New Year Psaki Show: Media Press White House on Voting Rights, Condemn Trump More


After the first White House press briefing of 2022 was delayed a day because of the snowy weather in the Washington, D.C. area (totally not an omen), Tuesday’s edition of the Jen Psaki Show saw the White House Press Secretary fielding questions from the liberal press that urged President Biden to do more to pass “voting rights” legislation and bizarre suggestions that they had never condemned former President Trump.

On the matter of voting rights and concerns from the midterms later this year, Time magazine’s Brian Bennett peppered Psaki questions as he was determined to see the Democratic initiatives passed into law. It even seemed as though he wanted there to be a way for Democrats to get more votes.

The midterm elections are 10 months away. Is the President concerned that the window is closing to pass legislation that could have an impact on how people vote in the midterm elections,” he queried.

Seeing as the only path to getting the legislation through the Senate was doing away with the filibuster, which was already out of the question because Democratic Senators Joe Manchin (WV) and Kyrsten Sinema (AZ) had come out against it, Psaki knew it was dead in the water. But she did her best to dance around it while Bennett pestered her (Click “expand”):

PSAKI: I’m not going to make a prediction of that. (…) But he absolutely feels that getting voting rights done is fundamental, it’s essential. He’s going to work in close lockstep with Leader Schumer and others in Congress to get this done. But I’m not going to make a prediction at this point on the timeline. It’s obviously a first priority for them in the Senate.

BENNETT: Is it a first priority for the President?

PSAKI: Yes, he’s working with Leader Schumer on it.

But much to Psaki’s chagrin, Bennett wasn’t taking the hint as he continued to push from the left. “In December, he said – at South Carolina State University – ‘We’re going to keep up the fight until we get it done.’ What does that look like? What does the fight look like for voting rights for President Biden,” he wanted to know.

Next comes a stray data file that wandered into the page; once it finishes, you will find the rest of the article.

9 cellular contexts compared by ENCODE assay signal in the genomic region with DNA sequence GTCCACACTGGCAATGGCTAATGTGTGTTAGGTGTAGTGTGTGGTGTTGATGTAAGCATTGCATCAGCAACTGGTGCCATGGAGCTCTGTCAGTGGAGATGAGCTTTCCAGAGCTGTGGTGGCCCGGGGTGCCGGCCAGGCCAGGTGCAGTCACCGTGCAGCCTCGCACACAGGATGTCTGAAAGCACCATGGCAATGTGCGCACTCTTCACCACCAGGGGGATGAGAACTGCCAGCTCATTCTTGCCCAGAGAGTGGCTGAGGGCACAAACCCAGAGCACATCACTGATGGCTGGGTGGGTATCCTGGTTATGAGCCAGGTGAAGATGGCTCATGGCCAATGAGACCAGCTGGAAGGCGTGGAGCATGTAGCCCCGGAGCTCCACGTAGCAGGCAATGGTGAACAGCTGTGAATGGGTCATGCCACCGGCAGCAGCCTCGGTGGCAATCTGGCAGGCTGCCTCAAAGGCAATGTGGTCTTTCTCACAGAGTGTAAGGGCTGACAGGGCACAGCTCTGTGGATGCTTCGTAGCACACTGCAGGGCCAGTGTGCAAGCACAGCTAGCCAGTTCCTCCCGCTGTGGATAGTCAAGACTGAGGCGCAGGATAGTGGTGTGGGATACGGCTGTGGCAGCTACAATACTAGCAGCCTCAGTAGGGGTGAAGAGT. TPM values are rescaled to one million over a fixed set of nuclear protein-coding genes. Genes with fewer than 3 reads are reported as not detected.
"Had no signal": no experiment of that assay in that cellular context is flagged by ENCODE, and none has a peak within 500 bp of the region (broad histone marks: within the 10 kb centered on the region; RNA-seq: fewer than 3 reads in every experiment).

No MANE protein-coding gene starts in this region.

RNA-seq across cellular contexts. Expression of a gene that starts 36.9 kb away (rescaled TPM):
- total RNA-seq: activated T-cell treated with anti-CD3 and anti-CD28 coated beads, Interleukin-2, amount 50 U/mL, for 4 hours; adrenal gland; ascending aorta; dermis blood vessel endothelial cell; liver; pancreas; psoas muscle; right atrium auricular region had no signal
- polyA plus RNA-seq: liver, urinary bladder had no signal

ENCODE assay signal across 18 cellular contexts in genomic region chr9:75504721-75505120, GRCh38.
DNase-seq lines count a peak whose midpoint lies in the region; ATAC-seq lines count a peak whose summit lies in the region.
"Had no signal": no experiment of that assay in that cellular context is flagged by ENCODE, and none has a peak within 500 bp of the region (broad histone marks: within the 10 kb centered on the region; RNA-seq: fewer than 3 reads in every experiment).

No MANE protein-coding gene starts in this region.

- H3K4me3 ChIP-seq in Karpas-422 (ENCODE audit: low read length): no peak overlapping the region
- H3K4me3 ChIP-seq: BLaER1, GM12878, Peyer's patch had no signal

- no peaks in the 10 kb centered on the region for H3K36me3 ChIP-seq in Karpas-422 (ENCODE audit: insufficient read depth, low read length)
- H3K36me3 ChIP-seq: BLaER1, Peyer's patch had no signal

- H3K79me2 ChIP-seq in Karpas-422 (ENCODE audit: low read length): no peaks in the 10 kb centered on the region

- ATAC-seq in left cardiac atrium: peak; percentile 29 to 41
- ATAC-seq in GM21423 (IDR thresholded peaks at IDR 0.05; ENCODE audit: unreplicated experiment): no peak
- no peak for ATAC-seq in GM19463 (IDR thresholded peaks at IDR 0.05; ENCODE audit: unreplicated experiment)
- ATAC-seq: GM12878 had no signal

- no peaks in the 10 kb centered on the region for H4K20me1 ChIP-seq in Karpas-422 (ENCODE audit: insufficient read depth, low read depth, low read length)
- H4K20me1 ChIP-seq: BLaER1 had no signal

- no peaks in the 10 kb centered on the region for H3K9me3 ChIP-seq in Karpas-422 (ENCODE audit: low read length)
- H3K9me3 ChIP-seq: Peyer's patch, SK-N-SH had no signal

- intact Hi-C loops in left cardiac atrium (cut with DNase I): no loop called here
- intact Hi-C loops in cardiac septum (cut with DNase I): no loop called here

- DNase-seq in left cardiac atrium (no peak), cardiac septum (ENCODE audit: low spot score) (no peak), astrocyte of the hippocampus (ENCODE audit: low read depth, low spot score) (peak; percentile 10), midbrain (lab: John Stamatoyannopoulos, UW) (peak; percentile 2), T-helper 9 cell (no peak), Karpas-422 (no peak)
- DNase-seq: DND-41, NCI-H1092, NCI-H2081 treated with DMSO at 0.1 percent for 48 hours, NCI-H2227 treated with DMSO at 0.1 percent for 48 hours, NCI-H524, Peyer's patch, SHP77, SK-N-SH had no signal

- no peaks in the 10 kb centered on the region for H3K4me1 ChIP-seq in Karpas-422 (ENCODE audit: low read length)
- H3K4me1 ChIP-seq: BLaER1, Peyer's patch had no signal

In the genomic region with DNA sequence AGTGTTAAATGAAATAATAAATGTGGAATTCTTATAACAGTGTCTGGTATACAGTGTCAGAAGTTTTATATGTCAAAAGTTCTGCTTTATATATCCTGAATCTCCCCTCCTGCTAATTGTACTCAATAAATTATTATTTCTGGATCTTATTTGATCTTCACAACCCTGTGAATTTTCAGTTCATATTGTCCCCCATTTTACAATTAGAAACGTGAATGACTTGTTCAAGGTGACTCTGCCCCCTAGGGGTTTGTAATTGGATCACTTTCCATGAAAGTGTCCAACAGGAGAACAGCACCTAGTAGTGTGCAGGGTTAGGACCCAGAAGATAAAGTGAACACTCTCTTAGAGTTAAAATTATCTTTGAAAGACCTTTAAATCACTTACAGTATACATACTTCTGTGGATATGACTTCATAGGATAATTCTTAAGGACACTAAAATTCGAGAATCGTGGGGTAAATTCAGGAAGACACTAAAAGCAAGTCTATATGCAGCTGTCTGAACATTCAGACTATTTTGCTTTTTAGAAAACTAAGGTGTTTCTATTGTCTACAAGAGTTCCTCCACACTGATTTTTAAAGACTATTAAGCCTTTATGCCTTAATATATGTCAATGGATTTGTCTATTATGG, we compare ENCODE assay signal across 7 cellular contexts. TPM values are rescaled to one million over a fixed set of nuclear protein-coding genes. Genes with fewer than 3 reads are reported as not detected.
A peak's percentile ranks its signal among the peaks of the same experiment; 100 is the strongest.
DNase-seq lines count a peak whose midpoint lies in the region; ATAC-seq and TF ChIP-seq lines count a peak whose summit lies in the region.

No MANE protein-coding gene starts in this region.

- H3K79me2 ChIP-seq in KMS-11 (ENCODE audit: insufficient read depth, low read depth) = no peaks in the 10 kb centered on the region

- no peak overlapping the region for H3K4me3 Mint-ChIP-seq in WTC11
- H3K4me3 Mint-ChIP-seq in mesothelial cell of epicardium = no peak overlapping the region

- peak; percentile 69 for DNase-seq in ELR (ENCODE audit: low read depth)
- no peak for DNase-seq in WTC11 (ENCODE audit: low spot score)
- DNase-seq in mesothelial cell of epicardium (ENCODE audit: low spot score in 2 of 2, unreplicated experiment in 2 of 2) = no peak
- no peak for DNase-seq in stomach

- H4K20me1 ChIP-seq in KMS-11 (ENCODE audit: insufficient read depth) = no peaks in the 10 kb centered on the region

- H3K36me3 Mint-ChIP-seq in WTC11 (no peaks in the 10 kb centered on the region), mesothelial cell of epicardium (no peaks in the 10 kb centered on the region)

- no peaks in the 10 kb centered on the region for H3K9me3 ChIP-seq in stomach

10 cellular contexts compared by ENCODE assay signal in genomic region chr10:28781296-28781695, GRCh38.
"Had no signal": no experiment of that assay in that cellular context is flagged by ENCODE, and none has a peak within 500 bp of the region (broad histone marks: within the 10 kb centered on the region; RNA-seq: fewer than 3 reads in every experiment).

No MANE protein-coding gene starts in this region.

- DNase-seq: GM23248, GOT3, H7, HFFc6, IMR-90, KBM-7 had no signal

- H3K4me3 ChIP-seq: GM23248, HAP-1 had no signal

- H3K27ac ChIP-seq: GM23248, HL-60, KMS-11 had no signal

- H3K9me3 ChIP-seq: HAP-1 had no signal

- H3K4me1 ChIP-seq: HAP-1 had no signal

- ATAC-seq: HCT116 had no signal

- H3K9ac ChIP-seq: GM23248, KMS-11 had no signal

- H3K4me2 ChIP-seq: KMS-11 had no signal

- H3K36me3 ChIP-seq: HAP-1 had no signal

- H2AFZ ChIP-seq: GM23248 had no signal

The Press Secretary’s frustration was very apparent as she had this strained back-and-forth with Bennett:

PSAKI: It means getting it passed into law and signing it into law.

BENNETT: What steps is he taking over the next several weeks to make that happen?

PSAKI: Well, first, I would say that the President has – you can expect to hear more from him soon and I’m not going to get too far ahead of that. But the President has taken a range of steps within his own authority on voting rights.

Shortly before this interaction, Sebastian Smith with the AFP went after Psaki with a bizarre accusation that President Biden had never denounced or condemned President as “a threat to democracy.”

But could you talk a little bit about why he refrains – to the extent that he does – from condemning ex-President Trump personally,” he demanded to know. “Does President Biden think that his predecessor is acting normally? Or does he think he is a threat to democracy? Which is what some people would say.

And despite Psaki answering his question, Smith was like a broken record:

SMITH: Does he consider ex-President Trump to be a threat to democracy?

PSAKI: I think that he has spoken to this in the past.

If this premier press briefing of 2022 was any indicator for what’s to come, this year was going to be particularly partisan for the media.

The transcripts are below, click “expand” to read:

CBSN White House Press Briefing
January 4, 2022
3:32:29 p.m. Eastern

(…)